A clear image of Simon in his naval uniform came into view. A handsome man with steel blue eyes, a cleft in his chin, and wavy, chestnut-brown hair, Simon loved to make Rhys laugh. It was his greatest pleasure to see that stern, serious expression disintegrate into a silly boyish grin.

"Come here!" a man shouted a short distance away, breaking the sublime silence. "Get over here while there's still some light!"

Rhys cast a quick glance at the body to which the voice belonged: dark-haired and lean, dressed casually in a grey sweatshirt and jeans, looking very much like the students he used to teach. A camera hung from a strap around this one's neck, dangling in front of his torso. He seemed frustrated by whoever didn't want to join him, whoever was standing so far away that Rhys couldn't tell if the figure was male or female, adult or child.

Rhys brought his focus back to the horizon, hoping the tourist would find another spot on which to gaze, someplace far away from him. Instead, the tourist planted himself as close to Rhys's right without inappropriately invading his personal space. "Man, it's really something, isn't it?"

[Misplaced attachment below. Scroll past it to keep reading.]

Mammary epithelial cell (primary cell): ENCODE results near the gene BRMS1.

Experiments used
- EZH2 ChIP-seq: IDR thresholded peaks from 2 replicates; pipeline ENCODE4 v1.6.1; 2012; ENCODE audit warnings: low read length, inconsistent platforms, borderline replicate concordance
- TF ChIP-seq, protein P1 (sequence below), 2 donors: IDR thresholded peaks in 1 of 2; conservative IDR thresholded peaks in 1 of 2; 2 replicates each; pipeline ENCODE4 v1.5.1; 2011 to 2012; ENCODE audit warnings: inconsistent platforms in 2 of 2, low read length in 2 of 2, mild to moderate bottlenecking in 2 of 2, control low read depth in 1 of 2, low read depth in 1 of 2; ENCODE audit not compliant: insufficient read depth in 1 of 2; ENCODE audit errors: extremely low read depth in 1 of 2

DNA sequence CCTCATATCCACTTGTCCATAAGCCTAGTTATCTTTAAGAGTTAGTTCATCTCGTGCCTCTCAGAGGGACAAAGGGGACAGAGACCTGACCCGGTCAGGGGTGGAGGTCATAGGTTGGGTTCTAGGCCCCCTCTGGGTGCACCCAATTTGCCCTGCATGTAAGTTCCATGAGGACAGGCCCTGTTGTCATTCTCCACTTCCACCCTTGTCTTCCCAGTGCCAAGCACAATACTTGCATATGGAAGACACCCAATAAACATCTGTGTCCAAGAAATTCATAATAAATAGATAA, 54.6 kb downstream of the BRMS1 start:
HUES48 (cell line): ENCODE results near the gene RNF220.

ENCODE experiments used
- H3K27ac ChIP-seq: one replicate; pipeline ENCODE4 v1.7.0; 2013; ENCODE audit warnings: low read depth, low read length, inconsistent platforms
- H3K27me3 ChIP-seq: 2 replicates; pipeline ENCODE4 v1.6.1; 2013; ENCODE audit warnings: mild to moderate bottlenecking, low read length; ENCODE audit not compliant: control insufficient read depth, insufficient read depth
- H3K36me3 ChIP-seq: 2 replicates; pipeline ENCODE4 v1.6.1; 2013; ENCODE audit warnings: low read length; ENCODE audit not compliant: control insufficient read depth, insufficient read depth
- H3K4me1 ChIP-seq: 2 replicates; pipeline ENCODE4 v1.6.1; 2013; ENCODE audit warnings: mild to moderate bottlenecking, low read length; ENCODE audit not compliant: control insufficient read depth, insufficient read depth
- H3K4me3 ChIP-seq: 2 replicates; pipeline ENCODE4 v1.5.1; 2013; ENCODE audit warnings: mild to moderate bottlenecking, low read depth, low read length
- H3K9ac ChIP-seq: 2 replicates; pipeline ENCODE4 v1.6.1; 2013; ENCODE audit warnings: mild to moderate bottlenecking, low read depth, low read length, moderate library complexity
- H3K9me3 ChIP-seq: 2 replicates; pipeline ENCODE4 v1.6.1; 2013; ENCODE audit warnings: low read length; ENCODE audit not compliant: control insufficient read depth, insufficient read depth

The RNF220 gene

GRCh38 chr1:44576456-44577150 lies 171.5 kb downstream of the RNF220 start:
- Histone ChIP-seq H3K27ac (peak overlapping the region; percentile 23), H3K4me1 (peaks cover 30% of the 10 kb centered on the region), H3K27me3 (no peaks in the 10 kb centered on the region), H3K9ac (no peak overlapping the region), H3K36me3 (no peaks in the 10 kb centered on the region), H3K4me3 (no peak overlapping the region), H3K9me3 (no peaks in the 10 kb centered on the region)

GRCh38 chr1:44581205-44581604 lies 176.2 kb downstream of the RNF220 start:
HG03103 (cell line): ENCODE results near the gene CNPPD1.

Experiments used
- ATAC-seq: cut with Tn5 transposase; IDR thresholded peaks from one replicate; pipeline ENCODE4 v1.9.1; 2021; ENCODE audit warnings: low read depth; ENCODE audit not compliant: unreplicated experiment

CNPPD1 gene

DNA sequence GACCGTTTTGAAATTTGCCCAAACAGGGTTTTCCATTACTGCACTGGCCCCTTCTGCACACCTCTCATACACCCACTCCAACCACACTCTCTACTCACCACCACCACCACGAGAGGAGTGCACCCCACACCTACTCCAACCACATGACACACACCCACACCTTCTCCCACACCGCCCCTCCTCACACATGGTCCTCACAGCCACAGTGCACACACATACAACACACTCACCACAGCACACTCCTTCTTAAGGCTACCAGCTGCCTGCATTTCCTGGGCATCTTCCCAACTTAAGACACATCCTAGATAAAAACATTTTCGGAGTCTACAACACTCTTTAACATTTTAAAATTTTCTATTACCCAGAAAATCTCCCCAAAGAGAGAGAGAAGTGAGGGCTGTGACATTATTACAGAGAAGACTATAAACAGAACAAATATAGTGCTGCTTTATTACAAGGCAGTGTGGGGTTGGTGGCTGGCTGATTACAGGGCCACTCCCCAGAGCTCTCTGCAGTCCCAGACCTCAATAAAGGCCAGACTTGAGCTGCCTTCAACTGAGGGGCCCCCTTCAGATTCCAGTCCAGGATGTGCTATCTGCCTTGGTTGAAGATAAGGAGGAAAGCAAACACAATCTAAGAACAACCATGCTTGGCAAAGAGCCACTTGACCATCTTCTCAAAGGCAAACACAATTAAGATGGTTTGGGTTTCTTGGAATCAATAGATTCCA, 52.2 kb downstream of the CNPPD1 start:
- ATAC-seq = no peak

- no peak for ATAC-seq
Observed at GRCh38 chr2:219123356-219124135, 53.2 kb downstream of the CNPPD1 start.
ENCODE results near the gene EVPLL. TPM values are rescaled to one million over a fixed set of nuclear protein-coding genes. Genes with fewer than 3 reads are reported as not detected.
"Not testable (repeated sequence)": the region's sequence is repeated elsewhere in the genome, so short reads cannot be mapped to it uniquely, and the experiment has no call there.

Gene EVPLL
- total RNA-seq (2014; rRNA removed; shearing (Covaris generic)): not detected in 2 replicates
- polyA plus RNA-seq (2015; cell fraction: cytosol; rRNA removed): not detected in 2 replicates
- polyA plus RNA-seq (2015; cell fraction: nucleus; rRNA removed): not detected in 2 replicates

Rhys peered at the stranger's face, younger than it looked from afar. His youthful reddish glow on each cheek almost seemed fluorescent. "Yes," Rhys responded in his gentle, baritone voice. "It is."

"How big is the drop, do you know? Must be a few hundred feet."

"Five hundred thirty," Rhys stated, realizing he sounded like an expert, opening himself up to a barrage of questions he was in no mood to answer.

"Five hundred and thirty," the tourist said with astonishment, taking a few steps toward the rim. "Wow."

"I came here for the quiet," Rhys said, "if you don't mind."

"No problem," the tourist said with sarcasm. "Pretend I'm not here." The men stood in silence for about five seconds. "My girlfriend Kim is afraid to come within a hundred feet," he blurted out. "She's afraid of her own shadow."